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Re: [xmca] Levy-Bruhl, concrete psychology and "primitivism"
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- Subject: Re: [xmca] Levy-Bruhl, concrete psychology and "primitivism"
- From: Martin Packer <email@example.com>
- Date: Thu, 23 Feb 2012 23:31:58 -0500
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Yes, the babalawo does not simply consult the oracle and dictate a course of action. He must reason with the client, relating what is in the signs to events in her life, to her concerns and the reasons she chose to consult him in the first place. He must justify the course of action spoken by the Orula, anticipate possible objections, and provide both logical and empirical grounding for his claim about its worth.
On Feb 21, 2012, at 8:19 PM, Steve Gabosch wrote:
> Very helpful, Martin.
> Martin's analysis causes me to think back to Vygotsky's strong critique in T&S Ch 2 of Piaget's conception of development moving from individualization to socialization; Vygotsky argued it is the other way around. My thinking is this is not just true for children. I am not talking about bourgeois individualization, but a deeper process of learning to be self-actuated, learning self-mastery, etc. in a given society, a given mode of production, system of social relations, cultural practices. The paradox of becoming more socialized and cultured is to also become more individualized.
> The babalawo is giving what sounds to me, in the context (and pretty universally, actually), like common sense advice and argumentation about conducting and taking care of oneself, of continuing to develop beyond over-socialized habits, and developing along the plane of individualization, paying attention to developing better habits regarding one's body, hair, clothes, belongings.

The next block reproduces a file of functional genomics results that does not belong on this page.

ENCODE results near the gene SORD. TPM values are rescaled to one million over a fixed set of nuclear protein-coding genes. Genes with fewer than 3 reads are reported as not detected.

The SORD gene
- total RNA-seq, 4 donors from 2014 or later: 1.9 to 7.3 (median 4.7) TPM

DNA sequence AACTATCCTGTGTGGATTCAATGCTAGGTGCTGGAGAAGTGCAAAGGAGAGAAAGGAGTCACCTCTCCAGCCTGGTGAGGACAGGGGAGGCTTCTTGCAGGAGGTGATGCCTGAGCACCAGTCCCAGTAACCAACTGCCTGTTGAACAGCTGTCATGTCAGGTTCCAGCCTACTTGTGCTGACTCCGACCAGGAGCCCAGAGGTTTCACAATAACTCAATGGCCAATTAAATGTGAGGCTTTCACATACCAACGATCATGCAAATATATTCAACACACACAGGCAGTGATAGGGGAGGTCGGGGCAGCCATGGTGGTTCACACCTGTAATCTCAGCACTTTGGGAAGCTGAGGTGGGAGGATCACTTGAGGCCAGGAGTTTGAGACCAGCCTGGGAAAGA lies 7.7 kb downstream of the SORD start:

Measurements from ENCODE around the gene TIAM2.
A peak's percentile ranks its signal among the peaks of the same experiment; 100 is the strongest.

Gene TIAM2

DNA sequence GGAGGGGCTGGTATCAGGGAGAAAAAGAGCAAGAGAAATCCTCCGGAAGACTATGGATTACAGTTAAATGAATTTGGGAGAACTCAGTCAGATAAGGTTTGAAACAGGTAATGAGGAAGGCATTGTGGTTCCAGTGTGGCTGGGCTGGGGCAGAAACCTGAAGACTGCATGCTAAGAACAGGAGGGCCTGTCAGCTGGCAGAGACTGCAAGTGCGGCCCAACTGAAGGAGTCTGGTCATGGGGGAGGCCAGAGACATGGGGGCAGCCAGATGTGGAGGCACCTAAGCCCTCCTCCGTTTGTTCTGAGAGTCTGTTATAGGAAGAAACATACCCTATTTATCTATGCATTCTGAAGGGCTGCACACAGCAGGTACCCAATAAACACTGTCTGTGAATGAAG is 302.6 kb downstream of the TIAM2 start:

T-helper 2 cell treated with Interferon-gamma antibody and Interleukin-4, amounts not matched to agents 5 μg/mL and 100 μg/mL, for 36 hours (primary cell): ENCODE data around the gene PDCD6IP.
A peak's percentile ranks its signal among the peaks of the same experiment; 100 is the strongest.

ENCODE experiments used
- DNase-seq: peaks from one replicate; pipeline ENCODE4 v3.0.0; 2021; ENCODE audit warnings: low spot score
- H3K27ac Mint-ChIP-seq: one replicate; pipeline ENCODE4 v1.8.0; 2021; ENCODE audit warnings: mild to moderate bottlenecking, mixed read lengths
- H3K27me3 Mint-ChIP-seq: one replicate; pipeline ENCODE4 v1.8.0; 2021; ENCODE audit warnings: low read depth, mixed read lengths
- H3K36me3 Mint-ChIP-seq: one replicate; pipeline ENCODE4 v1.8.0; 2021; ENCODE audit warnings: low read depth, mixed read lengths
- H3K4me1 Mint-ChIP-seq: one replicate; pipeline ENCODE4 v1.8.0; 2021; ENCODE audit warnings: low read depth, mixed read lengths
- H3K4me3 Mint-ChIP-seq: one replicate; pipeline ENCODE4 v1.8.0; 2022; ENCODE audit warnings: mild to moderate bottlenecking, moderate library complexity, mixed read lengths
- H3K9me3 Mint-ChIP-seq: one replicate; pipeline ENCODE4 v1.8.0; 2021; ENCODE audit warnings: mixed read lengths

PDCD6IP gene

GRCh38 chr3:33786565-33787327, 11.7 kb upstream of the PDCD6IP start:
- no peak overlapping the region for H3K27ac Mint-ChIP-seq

> What is "practical" and what is "symbolic" in this process of moving from (and perhaps sometimes back toward) the over-socialized and develop toward the increasingly individualized are often fused and can be pretty hard to tell apart. This is one of the areas where trying to use one culture, especially middle class life in the advanced capitalist countries, to measure these processes of over-socialization and under-individualization in other cultures can make many mistakes. And where the symbolic aspect may be seen as "irrational" and "backward" and the "practical" as the "real" reason this or that is being done. But this is a reductionist approach to explaining human behavior, reducing people to "practical" activities. That is the way capitalists look at workers.
> As for the luck and divination aspect, if Vygotsky is right, then that very, very deep-rooted (and still very much alive) human approach to how to deal with uncertain outcomes has a history far more extensive and has been around much longer than even the god Orula, who is probably a relative newcomer to the practice of helping us mortals struggle for freedom by soliciting chance to help us recognize and accept necessity.
> Thanks for another great post, Martin.
> - Steve
> On Feb 21, 2012, at 1:57 PM, Martin Packer wrote:
>> I was hoping someone might analyze this passage for me, but I guess I'll have to do it myself!
>> Much of the babalawo's talk takes the form of advice, recommendations, obligations for the future conduct of the client. What she has to do, or ought to do, includes “go to the church and make mass for you deceased relatives,” “look after your mother, by phone,” “arrange a sacrifice,” “pray,” “wear your hair loose,” and so on. In the excerpt above, the advice is to stop lending her clothes.